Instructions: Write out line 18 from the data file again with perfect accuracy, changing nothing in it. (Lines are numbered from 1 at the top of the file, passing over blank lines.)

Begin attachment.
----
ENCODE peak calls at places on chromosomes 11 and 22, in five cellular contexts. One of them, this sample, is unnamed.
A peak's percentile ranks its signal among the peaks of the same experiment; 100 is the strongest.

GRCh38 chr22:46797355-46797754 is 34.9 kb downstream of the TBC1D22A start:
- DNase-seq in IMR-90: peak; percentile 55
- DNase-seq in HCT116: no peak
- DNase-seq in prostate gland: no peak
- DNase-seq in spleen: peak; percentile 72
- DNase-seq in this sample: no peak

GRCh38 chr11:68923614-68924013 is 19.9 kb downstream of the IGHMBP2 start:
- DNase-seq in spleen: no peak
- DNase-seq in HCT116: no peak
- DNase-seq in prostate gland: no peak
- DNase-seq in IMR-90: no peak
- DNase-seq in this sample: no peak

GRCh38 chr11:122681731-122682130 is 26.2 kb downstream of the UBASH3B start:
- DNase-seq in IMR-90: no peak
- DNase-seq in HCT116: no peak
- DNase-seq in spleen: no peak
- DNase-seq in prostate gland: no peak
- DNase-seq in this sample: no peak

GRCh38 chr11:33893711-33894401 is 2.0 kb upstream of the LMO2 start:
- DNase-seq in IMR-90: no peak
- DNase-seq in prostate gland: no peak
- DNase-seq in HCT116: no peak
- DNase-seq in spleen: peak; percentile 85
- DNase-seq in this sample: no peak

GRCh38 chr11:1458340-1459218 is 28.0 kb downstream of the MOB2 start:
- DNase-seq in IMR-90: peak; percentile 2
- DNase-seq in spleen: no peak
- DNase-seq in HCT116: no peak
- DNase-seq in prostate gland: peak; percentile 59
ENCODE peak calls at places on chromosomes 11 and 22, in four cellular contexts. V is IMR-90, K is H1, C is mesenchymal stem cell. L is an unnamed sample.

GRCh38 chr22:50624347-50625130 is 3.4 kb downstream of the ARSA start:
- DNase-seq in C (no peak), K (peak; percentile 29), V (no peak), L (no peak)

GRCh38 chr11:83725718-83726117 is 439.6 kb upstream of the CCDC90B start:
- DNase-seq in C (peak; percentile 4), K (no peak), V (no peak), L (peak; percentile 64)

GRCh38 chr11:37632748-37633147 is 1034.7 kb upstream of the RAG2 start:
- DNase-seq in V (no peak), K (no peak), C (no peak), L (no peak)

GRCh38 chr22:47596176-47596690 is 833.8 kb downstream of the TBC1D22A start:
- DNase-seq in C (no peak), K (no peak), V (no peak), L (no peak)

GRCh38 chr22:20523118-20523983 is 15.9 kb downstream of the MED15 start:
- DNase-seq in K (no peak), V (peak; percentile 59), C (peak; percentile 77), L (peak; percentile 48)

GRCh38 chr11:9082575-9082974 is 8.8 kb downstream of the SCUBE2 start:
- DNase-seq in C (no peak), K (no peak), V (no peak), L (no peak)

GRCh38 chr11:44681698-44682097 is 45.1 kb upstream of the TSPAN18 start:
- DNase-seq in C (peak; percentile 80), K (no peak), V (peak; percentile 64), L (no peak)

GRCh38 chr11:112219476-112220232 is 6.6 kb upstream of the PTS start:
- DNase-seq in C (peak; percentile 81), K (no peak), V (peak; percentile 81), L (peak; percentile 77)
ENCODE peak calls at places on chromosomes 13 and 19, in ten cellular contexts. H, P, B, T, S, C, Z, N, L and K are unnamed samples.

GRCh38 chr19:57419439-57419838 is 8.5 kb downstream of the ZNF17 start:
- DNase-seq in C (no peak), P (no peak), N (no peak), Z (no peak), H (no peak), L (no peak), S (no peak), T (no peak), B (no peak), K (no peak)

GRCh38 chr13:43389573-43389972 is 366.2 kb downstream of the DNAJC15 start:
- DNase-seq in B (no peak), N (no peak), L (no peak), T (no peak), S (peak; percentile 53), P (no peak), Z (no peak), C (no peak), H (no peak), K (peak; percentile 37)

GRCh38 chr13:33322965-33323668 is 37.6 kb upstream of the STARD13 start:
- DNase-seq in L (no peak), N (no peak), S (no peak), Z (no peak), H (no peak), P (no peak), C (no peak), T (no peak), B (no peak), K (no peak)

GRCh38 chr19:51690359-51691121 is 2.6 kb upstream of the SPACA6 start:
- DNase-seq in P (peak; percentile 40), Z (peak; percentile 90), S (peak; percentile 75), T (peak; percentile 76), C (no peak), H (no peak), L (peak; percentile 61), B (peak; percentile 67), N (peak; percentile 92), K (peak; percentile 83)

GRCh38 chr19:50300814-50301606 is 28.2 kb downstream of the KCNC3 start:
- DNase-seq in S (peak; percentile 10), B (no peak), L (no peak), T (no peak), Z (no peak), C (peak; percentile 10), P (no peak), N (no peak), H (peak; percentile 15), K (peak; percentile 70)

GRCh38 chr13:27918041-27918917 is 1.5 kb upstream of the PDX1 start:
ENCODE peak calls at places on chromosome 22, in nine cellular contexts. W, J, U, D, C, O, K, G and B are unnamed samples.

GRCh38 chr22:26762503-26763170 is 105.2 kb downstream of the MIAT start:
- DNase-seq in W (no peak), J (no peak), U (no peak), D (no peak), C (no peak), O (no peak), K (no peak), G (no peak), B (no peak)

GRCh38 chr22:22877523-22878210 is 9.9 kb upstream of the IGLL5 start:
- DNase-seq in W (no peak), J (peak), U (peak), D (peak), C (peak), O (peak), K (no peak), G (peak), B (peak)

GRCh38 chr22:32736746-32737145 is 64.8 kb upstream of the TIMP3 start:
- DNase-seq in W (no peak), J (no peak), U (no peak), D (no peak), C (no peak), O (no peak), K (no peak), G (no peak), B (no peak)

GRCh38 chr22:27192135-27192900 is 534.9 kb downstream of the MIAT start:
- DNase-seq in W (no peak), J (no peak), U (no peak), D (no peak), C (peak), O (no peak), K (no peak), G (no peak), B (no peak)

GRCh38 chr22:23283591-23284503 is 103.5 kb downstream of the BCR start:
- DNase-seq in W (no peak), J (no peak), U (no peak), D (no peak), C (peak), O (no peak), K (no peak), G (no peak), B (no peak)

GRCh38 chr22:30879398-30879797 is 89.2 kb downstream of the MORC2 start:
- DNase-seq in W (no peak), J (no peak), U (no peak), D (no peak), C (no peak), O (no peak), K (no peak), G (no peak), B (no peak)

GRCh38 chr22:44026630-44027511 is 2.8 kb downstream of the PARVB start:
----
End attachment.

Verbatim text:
- DNase-seq in spleen: no peak